Dairy Beef Summer Feeding and Mixing Guidelines

James Grothe, Dairy Beef Specialist

As the warm and humid days of summer approach, we need to pay close attention to corn and pellet diets. Because of the method, these are usually fed in a self-feeder. We need to monitor that everything for the steer is proper due to the heat adding additional opportunity for stress to change behaviors. The water and feed needs to be clean, fresh and of the best quality. To do this, we have a set of guidelines to follow:

  1. Flush the mixer and delivery trucks prior to using for handling corn and pellet mixes. Fines could cause cattle to vary intakes resulting in bloat and/or other issues. Use whole corn or a flush pellet prior to putting feeds into the mixer, leg or truck.
  2. During the summer months, mix only what will be fed up in two weeks or less. Fresh feed is important for good intakes. The longer the pellets are mixed, the more opportunity for the feed to attract moisture and soften.
  3. Store Kent Dairy Beef pellets in an enclosed bin and not an open wagon for the same reason as #2.
  4. Monitor the temperature of the corn. The first corn taken out of a bin in spring/summer can be cooler than outside temperature by more than 20 degrees and begin to sweat, which will go to the pellets and soften them. Get feeders and bins completely cleaned out periodically; 2 times per year minimum, to reduce build-up of old feed.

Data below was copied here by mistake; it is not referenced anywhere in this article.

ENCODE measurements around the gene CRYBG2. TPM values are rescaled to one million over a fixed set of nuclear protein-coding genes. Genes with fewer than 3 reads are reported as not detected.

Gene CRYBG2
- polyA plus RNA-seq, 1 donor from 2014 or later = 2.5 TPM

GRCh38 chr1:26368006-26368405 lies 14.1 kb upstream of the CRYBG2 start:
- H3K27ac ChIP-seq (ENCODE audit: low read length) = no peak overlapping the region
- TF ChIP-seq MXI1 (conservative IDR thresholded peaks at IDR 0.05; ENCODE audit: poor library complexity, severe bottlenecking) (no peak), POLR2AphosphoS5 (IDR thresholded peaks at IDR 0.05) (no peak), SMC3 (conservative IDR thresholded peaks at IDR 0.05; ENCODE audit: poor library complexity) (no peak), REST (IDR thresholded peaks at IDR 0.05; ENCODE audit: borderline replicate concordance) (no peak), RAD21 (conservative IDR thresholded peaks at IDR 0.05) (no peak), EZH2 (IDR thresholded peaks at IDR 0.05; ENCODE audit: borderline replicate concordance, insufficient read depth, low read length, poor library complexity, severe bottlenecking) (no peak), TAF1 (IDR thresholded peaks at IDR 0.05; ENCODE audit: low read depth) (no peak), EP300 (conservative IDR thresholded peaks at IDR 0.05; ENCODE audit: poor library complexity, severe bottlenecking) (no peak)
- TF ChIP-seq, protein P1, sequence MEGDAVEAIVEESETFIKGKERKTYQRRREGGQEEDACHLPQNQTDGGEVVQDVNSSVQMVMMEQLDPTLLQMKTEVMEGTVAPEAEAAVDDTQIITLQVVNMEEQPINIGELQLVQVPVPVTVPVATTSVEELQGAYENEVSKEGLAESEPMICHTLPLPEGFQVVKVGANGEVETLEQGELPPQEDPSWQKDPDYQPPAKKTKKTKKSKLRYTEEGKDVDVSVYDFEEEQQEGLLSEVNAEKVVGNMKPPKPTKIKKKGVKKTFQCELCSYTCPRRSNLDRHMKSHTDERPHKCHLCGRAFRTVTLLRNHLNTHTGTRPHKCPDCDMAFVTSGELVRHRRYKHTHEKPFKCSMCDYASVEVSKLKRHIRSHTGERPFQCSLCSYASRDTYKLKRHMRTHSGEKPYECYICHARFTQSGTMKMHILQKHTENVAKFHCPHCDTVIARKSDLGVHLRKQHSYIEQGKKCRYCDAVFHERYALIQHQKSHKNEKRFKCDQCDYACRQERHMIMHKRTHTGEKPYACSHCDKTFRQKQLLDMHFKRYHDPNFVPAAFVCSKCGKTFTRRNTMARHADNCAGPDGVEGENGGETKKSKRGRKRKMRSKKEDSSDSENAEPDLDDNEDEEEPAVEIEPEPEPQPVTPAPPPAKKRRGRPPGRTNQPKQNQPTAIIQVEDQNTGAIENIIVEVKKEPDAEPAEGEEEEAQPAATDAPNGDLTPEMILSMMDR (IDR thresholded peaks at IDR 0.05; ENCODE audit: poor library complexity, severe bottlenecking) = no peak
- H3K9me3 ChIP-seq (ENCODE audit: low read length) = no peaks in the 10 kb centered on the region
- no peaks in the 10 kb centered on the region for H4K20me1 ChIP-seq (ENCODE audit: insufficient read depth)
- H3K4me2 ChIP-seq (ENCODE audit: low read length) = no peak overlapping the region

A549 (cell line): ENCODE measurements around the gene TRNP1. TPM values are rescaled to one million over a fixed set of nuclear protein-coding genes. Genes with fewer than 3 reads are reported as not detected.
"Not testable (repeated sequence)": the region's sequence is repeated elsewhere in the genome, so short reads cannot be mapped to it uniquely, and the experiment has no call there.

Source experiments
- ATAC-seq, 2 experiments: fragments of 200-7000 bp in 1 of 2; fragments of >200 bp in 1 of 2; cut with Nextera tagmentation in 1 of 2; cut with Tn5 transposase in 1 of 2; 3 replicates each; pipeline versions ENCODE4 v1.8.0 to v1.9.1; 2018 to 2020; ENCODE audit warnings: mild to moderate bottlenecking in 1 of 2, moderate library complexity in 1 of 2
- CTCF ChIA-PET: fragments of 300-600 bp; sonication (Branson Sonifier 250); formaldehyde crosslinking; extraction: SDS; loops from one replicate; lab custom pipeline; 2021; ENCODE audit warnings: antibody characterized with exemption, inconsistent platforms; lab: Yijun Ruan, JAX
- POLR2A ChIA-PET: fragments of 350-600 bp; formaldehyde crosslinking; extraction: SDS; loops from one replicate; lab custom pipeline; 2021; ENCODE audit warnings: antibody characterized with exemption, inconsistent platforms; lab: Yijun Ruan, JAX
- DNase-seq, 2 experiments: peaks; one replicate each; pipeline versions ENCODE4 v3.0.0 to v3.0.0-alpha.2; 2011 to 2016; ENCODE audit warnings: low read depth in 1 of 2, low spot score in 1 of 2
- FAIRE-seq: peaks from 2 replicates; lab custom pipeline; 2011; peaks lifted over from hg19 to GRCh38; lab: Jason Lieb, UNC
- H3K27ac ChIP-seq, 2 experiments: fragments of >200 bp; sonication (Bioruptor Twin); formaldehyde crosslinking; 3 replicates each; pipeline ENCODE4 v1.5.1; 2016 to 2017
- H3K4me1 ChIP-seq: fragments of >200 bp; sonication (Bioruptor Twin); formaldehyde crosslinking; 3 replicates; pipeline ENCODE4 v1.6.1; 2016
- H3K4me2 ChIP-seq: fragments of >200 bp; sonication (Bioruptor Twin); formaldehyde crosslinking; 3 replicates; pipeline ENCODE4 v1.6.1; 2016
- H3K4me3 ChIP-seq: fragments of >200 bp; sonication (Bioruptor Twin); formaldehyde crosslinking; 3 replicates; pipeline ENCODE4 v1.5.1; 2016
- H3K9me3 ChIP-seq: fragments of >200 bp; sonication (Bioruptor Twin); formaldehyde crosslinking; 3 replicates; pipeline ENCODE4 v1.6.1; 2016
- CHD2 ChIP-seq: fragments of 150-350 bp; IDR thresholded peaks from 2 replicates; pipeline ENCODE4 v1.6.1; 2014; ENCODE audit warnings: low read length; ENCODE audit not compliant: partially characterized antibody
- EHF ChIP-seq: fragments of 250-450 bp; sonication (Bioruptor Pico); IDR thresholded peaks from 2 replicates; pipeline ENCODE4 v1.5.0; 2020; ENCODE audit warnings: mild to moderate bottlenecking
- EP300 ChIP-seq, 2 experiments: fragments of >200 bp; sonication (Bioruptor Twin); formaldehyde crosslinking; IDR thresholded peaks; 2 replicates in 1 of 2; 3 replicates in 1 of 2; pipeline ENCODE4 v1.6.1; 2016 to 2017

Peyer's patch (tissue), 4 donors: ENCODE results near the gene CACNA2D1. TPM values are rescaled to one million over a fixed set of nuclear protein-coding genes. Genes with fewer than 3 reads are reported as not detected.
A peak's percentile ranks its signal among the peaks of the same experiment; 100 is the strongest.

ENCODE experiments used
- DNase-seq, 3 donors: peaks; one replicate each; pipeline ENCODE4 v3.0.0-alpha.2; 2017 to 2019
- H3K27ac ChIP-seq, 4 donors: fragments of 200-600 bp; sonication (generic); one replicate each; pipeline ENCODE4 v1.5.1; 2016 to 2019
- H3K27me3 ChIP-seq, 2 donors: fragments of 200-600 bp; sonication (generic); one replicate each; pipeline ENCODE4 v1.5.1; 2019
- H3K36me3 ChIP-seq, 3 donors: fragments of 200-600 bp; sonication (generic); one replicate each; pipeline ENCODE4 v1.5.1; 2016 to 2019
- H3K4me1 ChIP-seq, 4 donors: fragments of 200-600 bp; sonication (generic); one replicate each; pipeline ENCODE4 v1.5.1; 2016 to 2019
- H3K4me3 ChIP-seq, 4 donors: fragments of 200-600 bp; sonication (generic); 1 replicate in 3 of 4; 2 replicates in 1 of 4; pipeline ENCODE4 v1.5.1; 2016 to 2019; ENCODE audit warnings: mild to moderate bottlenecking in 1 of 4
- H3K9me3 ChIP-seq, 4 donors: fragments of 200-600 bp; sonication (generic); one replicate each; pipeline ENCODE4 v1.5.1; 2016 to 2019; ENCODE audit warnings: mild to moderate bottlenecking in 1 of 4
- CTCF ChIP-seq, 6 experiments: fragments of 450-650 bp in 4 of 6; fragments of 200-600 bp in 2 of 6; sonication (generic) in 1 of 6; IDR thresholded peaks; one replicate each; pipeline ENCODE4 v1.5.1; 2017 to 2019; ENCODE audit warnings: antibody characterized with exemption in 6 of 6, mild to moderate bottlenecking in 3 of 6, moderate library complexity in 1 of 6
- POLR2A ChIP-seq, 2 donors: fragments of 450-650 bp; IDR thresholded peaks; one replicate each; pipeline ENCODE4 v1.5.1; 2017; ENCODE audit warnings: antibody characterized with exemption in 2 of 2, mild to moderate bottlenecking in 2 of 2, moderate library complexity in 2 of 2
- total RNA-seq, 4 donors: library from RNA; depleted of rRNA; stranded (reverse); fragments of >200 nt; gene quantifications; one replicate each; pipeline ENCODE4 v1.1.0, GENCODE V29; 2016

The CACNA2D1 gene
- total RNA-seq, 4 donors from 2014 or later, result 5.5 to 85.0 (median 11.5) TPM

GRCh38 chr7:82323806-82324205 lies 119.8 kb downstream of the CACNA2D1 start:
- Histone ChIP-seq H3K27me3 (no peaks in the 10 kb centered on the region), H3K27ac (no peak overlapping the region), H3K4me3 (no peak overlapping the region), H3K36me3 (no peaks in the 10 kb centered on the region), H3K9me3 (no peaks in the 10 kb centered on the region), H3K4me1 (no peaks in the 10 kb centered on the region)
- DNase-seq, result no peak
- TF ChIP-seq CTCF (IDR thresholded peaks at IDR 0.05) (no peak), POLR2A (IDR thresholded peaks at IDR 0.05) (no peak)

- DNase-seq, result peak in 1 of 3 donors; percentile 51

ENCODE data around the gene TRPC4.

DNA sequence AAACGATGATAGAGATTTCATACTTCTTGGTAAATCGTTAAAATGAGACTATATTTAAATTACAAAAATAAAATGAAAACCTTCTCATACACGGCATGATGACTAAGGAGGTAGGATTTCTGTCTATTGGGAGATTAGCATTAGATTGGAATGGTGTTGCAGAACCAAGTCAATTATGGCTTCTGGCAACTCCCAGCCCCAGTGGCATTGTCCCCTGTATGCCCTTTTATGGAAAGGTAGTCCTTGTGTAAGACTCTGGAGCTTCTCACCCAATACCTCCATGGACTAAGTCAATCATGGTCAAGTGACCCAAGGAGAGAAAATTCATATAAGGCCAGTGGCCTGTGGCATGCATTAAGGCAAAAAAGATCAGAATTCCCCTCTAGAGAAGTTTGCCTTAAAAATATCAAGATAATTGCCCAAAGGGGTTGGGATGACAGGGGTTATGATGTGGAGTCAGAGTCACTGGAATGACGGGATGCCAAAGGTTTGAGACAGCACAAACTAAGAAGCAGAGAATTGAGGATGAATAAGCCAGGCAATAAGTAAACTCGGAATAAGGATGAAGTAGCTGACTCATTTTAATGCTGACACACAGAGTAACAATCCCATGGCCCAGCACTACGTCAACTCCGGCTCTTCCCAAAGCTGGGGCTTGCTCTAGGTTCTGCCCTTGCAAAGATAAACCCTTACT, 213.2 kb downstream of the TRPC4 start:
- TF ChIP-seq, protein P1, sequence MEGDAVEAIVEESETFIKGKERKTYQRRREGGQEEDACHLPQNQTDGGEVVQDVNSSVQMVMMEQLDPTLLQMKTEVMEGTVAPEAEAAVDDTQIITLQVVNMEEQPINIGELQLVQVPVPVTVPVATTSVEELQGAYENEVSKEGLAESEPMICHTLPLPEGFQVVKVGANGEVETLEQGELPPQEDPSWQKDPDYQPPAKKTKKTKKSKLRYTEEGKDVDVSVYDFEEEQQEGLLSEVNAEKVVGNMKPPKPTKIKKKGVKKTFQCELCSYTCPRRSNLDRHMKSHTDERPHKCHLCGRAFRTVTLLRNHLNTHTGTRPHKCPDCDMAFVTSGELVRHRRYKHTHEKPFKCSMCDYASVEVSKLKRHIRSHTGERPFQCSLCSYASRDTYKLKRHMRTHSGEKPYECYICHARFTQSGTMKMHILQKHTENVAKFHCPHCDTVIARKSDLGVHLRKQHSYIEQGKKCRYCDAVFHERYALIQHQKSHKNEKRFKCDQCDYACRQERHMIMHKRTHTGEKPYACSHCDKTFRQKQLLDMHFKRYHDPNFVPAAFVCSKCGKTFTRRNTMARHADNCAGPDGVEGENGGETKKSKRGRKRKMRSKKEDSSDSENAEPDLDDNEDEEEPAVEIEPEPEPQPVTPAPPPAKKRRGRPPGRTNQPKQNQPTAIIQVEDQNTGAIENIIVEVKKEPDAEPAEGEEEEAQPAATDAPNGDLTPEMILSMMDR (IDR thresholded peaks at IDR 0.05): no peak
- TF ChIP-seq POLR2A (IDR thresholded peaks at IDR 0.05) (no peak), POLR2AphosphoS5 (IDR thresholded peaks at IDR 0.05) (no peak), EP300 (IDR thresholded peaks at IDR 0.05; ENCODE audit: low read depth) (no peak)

5. Always put corn in the mixer prior to putting pellets in. The corn will cushion the pellets. Also, keep mixing time to a minimum.
  6. Be consistent with the corn source; don’t change bins too often or rapidly. Screened corn is the best but any corn with little fines will work. Also, during the summer months, corn gets drier and breaks up easier which creates more fines. So a limited amount of handling of corn is best.
  7. Use equipment that is in good working condition. Worn out augers will grind causing feed to break up.
  8. Don’t get more than a month’s supply of Kent Dairy Beef pellets during hot humid weather.
  9. Monitor intakes to control major changes. With major changes comes digestive upsets and reduced performance. If having a lot of variance in intakes, determine possible causes and correct them. To help comfort cattle back to more consistency, use a Rumen Booster tub.
  10. Get cattle up daily and walk through to stimulate consistent intakes of feed and water. While walking the cattle that is a good time to clean self-feeders and waterers.
  11. Be consistent with bedding to not affect intakes too much by not bedding for a long period of time, then putting a bunch in there. Stay with the same type of bedding to keep variability’s to a minimum. Reduce frequency of bedding to once a week as minimum then lower the amount if dry and not needing as much bedding to keep the steers dry, comfortable and clean.
  12. Provide plenty of square footage per steer to prevent overcrowding and overheating. If shade is provided, make sure there is enough for all steers. Use fans to move air and cool steers if inside.
  13. Access to good, clean water is critical at all times, but especially during the summer heat. Check refill rates of waterers so that steers are waiting for water and reducing intakes of it.
  14. Always feed salt, preferably loose. Rumen Buff will also aid in improving intakes of feed and water as well so mixing some with salt or using a feedlot mineral is a very good idea.
  15. Be consistent with as much as possible during summer heat stress to reduce problems from arising. If changes are made, do them gradually over a period of time.

Work with your producers to prevent concerns or problems before they happen. If you have questions, contact your Sales Manager or myself before issues happen so we can have good summer!